Saskatchewan’s Forest Sector: Future Skills for an Indigenous-Led Revitalization

The Conference Board of Canada, 28 pages, November 30, 2021
Case Study by ,
(You must be signed in and entitled to rate this report)


The forest sector in northern Saskatchewan must contend with labour shortages, skills gaps, and the desire by Indigenous communities to expand the sector toward renewable and alternative forest products.

Document Highlights

Indigenous communities have built considerable economic power in Saskatchewan’s forest sector by supporting targeted training for community members throughout the forest value chain. Sustaining that power will require more Indigenous people working in positions across the sector, including higher-skilled occupations.

However, many younger workers are not interested in entering the industry, and recent technological advances in forestry have made access to higher-level training even more essential. Indigenous communities also feel ambivalent about conventional forestry’s effects on the environment and traditional lifestyles. Incorporating alternative and regenerative forest products is one potential solution.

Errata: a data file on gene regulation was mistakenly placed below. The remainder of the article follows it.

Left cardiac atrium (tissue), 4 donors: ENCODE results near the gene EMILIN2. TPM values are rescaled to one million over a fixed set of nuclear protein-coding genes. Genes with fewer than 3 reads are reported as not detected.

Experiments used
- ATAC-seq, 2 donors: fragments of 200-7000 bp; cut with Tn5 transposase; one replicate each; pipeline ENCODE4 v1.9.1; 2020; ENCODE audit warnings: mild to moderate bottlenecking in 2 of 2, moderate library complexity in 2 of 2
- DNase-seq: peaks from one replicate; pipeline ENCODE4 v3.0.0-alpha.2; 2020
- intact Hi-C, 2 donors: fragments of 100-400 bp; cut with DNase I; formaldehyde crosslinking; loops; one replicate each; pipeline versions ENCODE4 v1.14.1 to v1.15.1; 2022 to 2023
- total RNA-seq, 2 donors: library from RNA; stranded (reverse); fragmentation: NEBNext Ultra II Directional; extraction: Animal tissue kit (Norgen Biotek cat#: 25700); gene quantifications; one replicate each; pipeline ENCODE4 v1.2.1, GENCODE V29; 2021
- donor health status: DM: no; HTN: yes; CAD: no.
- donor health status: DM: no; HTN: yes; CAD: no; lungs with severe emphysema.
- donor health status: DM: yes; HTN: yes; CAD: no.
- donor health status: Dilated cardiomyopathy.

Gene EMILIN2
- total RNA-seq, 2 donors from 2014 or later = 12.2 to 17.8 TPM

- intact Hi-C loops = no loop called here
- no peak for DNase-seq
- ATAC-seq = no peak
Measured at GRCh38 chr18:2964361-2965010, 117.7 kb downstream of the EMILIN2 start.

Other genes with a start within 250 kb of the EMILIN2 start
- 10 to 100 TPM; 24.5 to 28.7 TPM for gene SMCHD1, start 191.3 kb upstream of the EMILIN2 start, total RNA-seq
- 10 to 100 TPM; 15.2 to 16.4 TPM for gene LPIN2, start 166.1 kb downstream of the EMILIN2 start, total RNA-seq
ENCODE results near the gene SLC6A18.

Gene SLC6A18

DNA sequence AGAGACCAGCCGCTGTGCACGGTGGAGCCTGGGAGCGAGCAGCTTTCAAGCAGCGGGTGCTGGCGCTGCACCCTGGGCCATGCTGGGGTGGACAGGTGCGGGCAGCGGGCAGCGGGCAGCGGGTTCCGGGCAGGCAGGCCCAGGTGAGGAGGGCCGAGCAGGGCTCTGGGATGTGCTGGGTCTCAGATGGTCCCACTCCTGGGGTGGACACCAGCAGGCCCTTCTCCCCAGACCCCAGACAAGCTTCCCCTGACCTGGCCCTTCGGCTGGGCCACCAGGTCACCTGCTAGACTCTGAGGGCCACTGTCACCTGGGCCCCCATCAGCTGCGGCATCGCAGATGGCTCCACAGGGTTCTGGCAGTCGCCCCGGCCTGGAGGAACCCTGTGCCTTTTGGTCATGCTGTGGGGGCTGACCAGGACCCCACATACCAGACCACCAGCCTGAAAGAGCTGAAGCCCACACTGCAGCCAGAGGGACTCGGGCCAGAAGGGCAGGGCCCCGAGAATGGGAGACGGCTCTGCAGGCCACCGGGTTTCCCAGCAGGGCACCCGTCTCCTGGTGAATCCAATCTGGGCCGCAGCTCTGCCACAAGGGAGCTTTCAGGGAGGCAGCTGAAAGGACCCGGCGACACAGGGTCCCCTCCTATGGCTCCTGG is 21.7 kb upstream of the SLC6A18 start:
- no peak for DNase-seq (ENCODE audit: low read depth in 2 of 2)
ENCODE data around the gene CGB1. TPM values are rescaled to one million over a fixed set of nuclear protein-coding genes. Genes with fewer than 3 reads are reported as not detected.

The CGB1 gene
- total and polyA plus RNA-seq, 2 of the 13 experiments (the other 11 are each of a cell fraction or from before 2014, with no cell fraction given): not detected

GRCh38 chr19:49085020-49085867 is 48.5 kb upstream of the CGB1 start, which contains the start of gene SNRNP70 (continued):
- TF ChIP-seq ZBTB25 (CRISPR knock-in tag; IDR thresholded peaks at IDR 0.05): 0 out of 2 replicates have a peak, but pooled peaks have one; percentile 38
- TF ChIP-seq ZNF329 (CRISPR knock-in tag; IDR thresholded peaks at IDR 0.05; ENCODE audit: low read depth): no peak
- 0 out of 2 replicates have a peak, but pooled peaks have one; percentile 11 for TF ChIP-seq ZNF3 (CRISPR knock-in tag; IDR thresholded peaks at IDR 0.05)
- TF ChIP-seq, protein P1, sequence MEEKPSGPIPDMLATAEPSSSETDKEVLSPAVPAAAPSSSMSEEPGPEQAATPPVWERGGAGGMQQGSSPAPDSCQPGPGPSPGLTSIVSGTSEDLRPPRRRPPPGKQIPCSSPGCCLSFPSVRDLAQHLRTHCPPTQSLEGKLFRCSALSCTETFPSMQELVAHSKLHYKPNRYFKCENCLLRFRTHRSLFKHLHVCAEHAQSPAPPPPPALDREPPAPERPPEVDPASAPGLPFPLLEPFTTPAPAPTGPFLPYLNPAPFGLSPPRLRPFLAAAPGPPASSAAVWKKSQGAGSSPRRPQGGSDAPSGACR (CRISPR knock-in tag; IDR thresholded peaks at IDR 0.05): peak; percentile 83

To address all of these issues, the various players in northern Saskatchewan’s skills development ecosystem, including education providers, governments, industry and learners, must coordinate among themselves to craft the training opportunities needed to bring the sector into the future.

Table of Contents

Lessons Learned
Diverse Potential in the Forest Sector
Northern Skills Development Ecosystems
Saskatchewan’s Boreal Forest Spans Two Regions
Uncertainty in Saskatchewan Forestry
Indigenous Leadership Can Sustain Revitalization
Many Players in Northern Saskatchewan’s Skills Development Ecosystem
Lessons for Building the Indigenous Forestry Workforce

Appendix A—Methodology

Appendix B—Building Skills in Northern Saskatchewan: The Ecosystem

Appendix C—Indigenous Participation in Forestry Occupations

Appendix D—Bibliography

COVID-19: Get all the insights

Price: $0

No charge, funded by The Conference Board of Canada and/or the research sponsor

Browse by...
Need Help?